NSEvent *event = [NSEvent mouseEventWithType:NSLeftMouseDown 
                                    location:[theEvent locationInWindow] 
                               modifierFlags:[theEvent modifierFlags] 
                                windowNumber:[theEvent windowNumber] 
                                     context:[theEvent context]
 // I was surprised to find eventNumber didn't seem to need to be faked 
                                 eventNumber:[theEvent eventNumber]   
                                  clickCount:[theEvent clickCount] 
                                    pressure:[theEvent pressure]];

The other thing is that depending on your button type, its state may be the value that is making it appear pushed or not, so you might trying poking at that.

UPDATE: I think I've figured out why rightMouseUp: never gets called. Per the -[NSControl mouseDown:] docs, the button starts tracking the mouse when it gets a mouseDown event, and it doesn't stop tracking until it gets mouseUp. While it's tracking, it can't do anything else. I just tried, for example, at the end of a custom mouseDown::

[self performSelector:@selector(mouseUp:) withObject:myFakeMouseUpEvent afterDelay:1.0];

but this gets put off until a normal mouseUp: gets triggered some other way. So, if you've clicked the right mouse button, you can't (with the mouse) send a leftMouseUp, thus the button is still tracking, and won't accept a rightMouseUp event. I still don't know what the solution is, but I figured that would be useful information.

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Unfortunately this didn't make it work for me. I am investigating it further though. – Gustav Larsson Apr 28 '11 at 3:01
By the way, I figured out that making the button looked pushed in is done by -highlight:. Now I should be able to roll my own, as soon as I figure out how to intercept -mouseUp: for NSButton. Thanks for all your help! – Gustav Larsson Apr 28 '11 at 3:57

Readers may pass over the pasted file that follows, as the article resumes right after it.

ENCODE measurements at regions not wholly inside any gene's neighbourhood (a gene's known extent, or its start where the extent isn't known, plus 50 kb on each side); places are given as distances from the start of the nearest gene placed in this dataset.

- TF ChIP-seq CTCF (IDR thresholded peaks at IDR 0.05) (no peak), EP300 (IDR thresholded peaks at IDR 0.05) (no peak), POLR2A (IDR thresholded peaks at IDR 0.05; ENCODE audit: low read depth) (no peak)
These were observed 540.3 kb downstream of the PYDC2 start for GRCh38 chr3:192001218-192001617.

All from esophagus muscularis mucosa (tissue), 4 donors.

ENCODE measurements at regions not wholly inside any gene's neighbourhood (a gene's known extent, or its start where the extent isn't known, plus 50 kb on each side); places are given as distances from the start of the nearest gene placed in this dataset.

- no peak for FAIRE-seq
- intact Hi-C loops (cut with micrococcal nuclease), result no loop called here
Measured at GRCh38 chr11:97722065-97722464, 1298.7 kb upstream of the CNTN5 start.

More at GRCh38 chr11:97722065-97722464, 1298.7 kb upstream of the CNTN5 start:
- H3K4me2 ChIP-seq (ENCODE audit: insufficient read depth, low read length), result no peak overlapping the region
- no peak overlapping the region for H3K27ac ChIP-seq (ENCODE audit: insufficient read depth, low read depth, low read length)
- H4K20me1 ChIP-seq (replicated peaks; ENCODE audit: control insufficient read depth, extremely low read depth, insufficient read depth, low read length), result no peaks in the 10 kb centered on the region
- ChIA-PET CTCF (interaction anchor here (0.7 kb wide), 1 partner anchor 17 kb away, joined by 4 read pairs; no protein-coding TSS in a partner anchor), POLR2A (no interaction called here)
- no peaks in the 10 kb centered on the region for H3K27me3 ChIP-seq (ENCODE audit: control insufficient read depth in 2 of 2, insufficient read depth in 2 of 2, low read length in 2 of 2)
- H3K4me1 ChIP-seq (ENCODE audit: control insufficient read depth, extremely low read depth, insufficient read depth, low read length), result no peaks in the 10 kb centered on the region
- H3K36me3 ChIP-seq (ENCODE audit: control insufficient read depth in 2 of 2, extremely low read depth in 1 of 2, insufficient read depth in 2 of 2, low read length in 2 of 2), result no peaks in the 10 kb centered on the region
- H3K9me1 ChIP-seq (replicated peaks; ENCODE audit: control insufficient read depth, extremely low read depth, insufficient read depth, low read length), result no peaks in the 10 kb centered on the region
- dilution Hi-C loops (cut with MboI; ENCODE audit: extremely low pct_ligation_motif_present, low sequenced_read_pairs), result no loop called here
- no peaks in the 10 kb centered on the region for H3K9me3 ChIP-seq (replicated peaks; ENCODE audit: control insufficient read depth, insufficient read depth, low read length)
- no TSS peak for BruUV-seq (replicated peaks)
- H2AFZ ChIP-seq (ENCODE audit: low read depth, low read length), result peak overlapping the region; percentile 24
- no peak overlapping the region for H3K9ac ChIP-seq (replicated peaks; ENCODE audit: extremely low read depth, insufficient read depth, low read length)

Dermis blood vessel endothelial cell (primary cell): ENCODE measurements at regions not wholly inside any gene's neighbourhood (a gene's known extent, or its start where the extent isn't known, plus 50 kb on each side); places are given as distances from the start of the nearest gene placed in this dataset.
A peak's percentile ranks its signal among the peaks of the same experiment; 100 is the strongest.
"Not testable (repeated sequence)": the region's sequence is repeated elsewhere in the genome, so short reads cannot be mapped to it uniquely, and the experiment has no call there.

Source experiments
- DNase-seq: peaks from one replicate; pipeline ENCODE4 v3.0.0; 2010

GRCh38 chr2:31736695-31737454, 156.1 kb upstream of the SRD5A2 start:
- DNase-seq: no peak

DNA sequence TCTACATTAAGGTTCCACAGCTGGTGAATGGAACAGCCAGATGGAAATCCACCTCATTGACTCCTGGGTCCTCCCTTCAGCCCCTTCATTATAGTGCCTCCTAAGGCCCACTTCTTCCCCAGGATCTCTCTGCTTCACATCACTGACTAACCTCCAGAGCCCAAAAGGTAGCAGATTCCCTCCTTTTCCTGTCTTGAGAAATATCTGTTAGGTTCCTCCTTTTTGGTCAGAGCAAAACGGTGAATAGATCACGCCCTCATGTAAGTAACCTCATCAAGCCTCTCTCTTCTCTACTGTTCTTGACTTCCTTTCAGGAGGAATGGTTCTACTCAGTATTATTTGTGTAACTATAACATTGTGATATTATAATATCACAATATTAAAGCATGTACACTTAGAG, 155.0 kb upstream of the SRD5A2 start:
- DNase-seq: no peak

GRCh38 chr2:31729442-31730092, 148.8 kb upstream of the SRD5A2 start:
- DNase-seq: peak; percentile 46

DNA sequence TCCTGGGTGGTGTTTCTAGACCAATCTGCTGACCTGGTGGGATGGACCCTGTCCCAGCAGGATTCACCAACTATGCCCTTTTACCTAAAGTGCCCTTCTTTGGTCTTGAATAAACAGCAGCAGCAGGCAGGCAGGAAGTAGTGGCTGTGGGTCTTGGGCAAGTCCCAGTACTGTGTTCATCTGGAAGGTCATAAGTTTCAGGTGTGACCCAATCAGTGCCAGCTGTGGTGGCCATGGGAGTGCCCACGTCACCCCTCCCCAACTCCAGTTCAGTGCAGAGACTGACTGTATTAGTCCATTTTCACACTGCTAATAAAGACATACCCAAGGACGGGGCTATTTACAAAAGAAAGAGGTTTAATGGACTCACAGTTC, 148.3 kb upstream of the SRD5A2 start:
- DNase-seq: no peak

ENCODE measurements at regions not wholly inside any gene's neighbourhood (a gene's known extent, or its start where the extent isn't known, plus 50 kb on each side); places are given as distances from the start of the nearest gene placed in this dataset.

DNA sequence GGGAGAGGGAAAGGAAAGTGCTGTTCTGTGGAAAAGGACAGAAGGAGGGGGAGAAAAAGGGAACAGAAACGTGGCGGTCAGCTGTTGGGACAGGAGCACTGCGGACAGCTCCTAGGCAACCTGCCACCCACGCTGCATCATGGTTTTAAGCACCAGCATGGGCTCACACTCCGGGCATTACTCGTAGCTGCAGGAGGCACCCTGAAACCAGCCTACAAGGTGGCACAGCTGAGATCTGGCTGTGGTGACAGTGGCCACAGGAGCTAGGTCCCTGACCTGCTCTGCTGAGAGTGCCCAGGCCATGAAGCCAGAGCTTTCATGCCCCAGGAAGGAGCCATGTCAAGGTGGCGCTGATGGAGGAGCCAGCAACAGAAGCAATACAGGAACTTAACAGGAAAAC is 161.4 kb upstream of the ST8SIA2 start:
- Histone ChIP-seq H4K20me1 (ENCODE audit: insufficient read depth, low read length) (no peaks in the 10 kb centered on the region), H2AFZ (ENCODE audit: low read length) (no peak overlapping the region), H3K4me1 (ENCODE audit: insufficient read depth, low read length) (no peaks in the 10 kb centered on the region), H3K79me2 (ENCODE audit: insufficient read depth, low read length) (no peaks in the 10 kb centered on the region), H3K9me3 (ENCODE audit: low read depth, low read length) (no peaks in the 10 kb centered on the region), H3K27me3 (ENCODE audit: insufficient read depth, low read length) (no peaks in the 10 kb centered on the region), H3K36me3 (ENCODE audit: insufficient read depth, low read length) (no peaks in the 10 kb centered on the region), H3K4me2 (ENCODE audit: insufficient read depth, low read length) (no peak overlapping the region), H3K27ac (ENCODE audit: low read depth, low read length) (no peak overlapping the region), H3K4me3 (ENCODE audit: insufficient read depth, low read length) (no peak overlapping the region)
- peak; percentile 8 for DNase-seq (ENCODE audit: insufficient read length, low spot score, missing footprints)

@Gustav: yes, that's weird, rightMouseUp: never gets called. – Josh Caswell Apr 28 '11 at 4:22
@Gustav: added a bit of info that I just figured out about rightMouseUp: Hope it's useful! Good luck! – Josh Caswell Apr 28 '11 at 4:30
Thanks for some really good investigative work! You were definitely on to it, but the only thing was that it wasn't waiting for a -mouseUp:, it was waiting for a mouse up event all on it own. So I kept trying to intercept -mouseUp:, without luck. – Gustav Larsson Apr 28 '11 at 14:50

Not much to add to the answers above, but for those working in Swift, you may have trouble finding the constants for the event mask, buried deep in the documentation, and still more trouble finding a way to combine (OR) them in a way that the compiler accepts, so this may save you some time. Is there a neater way? This goes in your subclass -

var rightAction: Selector = nil 
  // add a new property, by analogy with action property

override func rightMouseDown(var theEvent: NSEvent!) {
  var newEvent: NSEvent!

  let maskUp = NSEventMask.RightMouseUpMask.rawValue
  let maskDragged = NSEventMask.RightMouseDraggedMask.rawValue
  let mask = Int( maskUp | maskDragged ) // cast from UInt

  do {
    newEvent = window!.nextEventMatchingMask(mask)
  while newEvent.type == .RightMouseDragged

My loop has become a do..while, as it always has to execute at least once, and I never liked writing while true, and I don't need to do anything with the dragging events.

I had endless trouble getting meaningful results from convertRect(), perhaps because my controls were embedded in a table view. Thanks to Gustav Larsson above for my ending up with this for the last part -

let whereUp = newEvent.locationInWindow
let p = convertPoint(whereUp, fromView: nil)
let mouseInBounds = NSMouseInRect(p, bounds, flipped) // bounds, not frame
if mouseInBounds {
  sendAction(rightAction, to: target)
  // assuming rightAction and target have been allocated